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News & Features » May 2016 » “Up His Nose His Finger Goes” by Sarah Acord

“Up His Nose His Finger Goes” by Sarah Acord

Are you a parent going through the Terrible Twos? Did you live through them and survive? Terrible Twosdays is a place to commiserate over the unending shenanigans of your Darling Children (as the online parenting communities say). Nonfiction stories will be considered, so long as names have been changed to protect the guilty. Inspired by our best-selling gift book for parents, Go the Fuck to Sleep, Terrible Twosdays joins the roster of our other online short fiction series. Unlike Mondays Are Murder and Thursdaze, we’re looking for stories with a light and mischievous feel, all about the day-to-day challenges of parenting. As with our other flash fiction series, stories must not exceed 750 words.

This week, Sarah Acord teaches life lessons through rhyme.

Sarah AcordUp His Nose His Finger Goes
by Sarah Acord
Five

There is a boy with dark brown hair,
He loves slugs, ice cream, and pretending to be a bear.
He is silly, smart, but not too self-aware.
He picks his nose most everywhere.

In the park, in the sand,
Bill can only use one hand,
For, you probably understand,
The other’s occupied in boogerland.

Rivers of snot and boogers woes.
Using tissues, one can oppose.
But no matter what, he never blows,
And up his nose his finger goes!

At school, at his desk, he cannot learn about
The horrors of a weird disease called gout,
Because there is something more important, no doubt,
Shoved far up the back of his snout.

Again and again, they tried to make him stop,
They begged and pleaded, they even called a cop!
But no matter what, it was a flop.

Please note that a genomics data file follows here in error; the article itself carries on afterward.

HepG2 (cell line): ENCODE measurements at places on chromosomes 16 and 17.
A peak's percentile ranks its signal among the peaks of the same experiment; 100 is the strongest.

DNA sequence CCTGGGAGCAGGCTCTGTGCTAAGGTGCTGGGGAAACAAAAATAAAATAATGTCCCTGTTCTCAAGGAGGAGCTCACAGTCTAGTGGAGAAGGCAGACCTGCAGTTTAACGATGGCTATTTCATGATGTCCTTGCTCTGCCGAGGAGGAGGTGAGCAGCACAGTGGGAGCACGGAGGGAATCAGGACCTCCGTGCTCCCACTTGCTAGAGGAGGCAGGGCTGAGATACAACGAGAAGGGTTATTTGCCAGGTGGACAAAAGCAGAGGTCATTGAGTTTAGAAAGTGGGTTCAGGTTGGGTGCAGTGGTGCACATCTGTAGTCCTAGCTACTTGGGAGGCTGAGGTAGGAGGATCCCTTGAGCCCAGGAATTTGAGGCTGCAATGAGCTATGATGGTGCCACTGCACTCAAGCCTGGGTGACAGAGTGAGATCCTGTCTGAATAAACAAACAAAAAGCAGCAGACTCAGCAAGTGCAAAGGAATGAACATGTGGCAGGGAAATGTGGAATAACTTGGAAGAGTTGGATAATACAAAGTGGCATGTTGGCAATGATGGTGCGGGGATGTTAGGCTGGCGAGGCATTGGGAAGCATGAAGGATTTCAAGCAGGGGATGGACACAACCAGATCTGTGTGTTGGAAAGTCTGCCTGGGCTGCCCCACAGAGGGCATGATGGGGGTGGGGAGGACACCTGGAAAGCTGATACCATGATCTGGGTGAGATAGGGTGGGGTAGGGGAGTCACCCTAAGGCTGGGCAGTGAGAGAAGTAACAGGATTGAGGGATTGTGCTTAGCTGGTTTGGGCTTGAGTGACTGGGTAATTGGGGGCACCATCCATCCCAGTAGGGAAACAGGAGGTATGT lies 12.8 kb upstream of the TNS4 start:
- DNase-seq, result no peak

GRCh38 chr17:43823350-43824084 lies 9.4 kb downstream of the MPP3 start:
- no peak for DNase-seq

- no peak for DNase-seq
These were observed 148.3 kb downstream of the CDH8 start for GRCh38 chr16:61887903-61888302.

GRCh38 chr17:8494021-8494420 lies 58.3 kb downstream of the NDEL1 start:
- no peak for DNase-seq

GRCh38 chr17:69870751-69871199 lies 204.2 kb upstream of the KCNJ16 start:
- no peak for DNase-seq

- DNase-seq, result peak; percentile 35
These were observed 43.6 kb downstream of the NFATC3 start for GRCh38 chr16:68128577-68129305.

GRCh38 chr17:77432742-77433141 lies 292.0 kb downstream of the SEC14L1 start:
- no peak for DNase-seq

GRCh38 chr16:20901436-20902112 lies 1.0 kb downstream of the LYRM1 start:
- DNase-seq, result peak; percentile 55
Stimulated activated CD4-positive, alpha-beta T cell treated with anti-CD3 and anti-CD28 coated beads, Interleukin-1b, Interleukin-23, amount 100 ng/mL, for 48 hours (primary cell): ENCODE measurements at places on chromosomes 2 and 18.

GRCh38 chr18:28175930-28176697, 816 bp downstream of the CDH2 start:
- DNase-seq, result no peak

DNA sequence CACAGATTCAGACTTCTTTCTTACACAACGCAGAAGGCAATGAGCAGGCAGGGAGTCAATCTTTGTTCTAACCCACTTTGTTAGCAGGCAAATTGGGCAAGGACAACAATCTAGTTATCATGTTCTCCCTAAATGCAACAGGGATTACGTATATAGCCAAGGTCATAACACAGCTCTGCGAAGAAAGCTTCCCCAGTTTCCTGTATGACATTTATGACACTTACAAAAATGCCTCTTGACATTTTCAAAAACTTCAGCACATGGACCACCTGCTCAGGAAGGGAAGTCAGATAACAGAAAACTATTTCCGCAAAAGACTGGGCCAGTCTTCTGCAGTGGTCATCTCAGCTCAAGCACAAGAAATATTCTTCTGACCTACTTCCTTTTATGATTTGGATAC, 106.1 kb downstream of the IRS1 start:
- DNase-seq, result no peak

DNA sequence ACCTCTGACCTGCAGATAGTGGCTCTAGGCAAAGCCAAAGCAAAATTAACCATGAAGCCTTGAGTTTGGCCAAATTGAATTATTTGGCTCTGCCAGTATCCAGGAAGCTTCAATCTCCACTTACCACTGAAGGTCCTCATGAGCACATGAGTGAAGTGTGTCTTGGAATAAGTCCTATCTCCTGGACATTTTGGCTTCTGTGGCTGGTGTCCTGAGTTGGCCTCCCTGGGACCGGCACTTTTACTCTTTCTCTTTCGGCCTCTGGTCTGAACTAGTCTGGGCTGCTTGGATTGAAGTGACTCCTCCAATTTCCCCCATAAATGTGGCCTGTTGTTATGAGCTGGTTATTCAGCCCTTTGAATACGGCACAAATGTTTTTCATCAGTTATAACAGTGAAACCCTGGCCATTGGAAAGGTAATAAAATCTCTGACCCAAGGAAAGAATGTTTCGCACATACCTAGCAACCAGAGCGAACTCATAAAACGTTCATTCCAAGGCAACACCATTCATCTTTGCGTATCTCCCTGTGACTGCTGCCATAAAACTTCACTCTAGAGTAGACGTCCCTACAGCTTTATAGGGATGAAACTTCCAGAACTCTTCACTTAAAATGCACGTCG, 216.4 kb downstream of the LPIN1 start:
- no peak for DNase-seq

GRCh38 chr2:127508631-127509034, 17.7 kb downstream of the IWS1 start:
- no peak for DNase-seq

The poor boy just picked his nose nonstop!

Here is something to make you shriek:
Once he spent an entire week,
A world record–breaking streak,
With his finger hunting around his beak!

Rivers of snot and boogers woes.
Using tissues, one can oppose.
No matter what, he never blows,
And up his nose his finger goes!

I can’t imagine what he is trying to find,
Magic beans, chocolate, or treasure of some kind?
To his nose (and those around him) it is most unkind.
There’s not so many boogers in the world combined.

He picked his nose on a trip to the zoo.
Some of the animals picked up his cue,
and wouldn’t you know it—monkey see, monkey do!
At least for a minute, they stopped throwing poo.

Only a few things could distract Bill from his nostrils.
Something really exciting, like blueberry waffles,
Mysterious dinosaur fossils,
Or big, engorged, and dangerous tonsils.

Now his mom was not a yeller.
In fact, she was quite quirky and stellar,
But when she caught him sifting through his smeller,
She yearned to lock him in the cellar.

He misses out on so much cool junk,
Like cheese at the farmer’s market that stunk,
And the final basketball game slam dunk,
With his hand forever digging through his trunk.

Maybe he did not know of another way
To clear out his nasal passageway,
And that’s why he picked day after day,
From morning until it was time to hit the hay.

Rivers of snot and boogers woes.
Using tissues, one can oppose.
But no matter what, he never blows,